In danger of life, our own or others, in self defense, if it the only way of saving our identity in a crisis. We must speak and write and think and teach and testify when we and our mind would disintegrate without it. We speak lest we go mad.

Eugen Rosenstock-Huessy, Fruit of Lips, p. 30

Speaking for myself, I can say that this is fairly accurate.

The Charge of the Leithart Brigade

A couple of weeks ago I happened upon a poem by Alfred Lord Tennyson called “The Death of the Old Year.” It had the cadences of a ballad, and I wasn’t doing anything at the time (or I was avoiding doing something), so I picked up my guitar and plucked out a tune to go along with the words. I had so much fun, I decided to try it with a few more poems. My wife suggested I write nine more and compile them in an album called TENnyson. Much to her disappointment, I more or less ran out of inspiration after seven. For now, the album has been demoted to an EP. You can listen to demos of all the tracks here.

Track list:
1. The Lady of Shalott
2. Ulysses
3. The Charge of the Light Brigade
4. The Splendor Falls
5. The Death of the Old Year
6. In Memoriam
7. Crossing the Bar

What’s At a Man’s Fingertips

In this blog post, Alan Jacobs casually quotes Isaiah Berlin, Michael Oakeshott, Robert Conquest, W. B. Yeats, and Christopher Hitchens, and makes several references to George Orwell. I have benefited from Dr. Jacobs’s writing over the years primarily, I think, because of his incredible range of reading and the ease with which he can tie together disparate threads of thought. It’s a skill to aspire to.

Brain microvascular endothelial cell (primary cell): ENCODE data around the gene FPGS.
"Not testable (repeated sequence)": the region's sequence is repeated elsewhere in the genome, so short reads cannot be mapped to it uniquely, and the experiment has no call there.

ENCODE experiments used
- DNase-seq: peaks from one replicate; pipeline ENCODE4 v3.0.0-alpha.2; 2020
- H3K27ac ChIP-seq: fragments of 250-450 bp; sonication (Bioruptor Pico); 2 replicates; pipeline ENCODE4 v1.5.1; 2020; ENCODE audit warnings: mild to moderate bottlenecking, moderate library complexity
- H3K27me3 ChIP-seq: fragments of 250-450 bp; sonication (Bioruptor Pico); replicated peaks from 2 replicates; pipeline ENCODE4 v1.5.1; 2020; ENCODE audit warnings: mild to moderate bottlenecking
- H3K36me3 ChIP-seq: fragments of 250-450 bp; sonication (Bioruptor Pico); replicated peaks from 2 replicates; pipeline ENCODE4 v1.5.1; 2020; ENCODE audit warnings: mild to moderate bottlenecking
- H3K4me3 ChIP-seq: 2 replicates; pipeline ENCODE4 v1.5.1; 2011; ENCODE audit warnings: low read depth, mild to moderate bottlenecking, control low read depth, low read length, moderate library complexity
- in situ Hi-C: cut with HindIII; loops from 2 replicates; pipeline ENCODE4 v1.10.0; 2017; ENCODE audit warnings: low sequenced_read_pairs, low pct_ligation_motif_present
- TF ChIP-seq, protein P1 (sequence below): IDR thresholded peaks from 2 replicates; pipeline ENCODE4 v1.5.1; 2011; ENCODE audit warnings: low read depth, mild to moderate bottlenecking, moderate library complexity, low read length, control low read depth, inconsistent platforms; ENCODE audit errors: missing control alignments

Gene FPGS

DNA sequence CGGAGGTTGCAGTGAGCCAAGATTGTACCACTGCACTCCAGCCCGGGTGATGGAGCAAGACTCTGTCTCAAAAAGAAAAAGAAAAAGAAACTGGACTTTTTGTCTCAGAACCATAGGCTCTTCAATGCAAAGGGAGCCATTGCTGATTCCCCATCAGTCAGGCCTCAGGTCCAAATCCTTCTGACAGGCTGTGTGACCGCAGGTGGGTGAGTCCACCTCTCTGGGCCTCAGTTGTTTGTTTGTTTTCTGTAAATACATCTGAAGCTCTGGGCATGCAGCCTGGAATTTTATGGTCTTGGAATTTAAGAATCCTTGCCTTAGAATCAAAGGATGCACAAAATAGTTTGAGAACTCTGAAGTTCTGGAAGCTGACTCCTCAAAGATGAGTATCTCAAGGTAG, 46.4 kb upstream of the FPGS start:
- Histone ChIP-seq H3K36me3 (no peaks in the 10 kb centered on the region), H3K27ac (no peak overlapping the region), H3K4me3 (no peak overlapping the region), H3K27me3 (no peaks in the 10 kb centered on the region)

A Man Claimed Credit for It

Jack London claimed to write twenty hours a day. Before he undertook to write, he obtained the University of California course list and all the syllabi; he spent a year reading the textbooks in philosophy and literature. In subsequent years, once he had a book of his own under way, he set his alarm to wake him after four hours’ sleep. Often he slept through the alarm, so, by his own account, he rigged it to drop a weight on his head. I cannot say I believe this, though a novel like The Sea-Wolf is strong evidence that some sort of weight fell on his head with some sort of frequency — but you wouldn’t think a man would claim credit for it. London maintained that every writer needed a technique, experience, and a philosophical position.

Annie Dillard, The Writing Life (via)

A Man’s First Newsletter

The first issue of my newsletter went out this morning, including a short essay I called “Writing in War-Time.” You can read it below, and, if you so desire, you can subscribe to the real deal here.

In 1939, almost two months after England declared war on Germany, C. S. Lewis gave a lecture about the importance of studying the humanities during a World War. Why waste time with such “placid occupations” as philosophy and literature, he asked, when men are dying in battle and the threat of invasion hangs over the nation?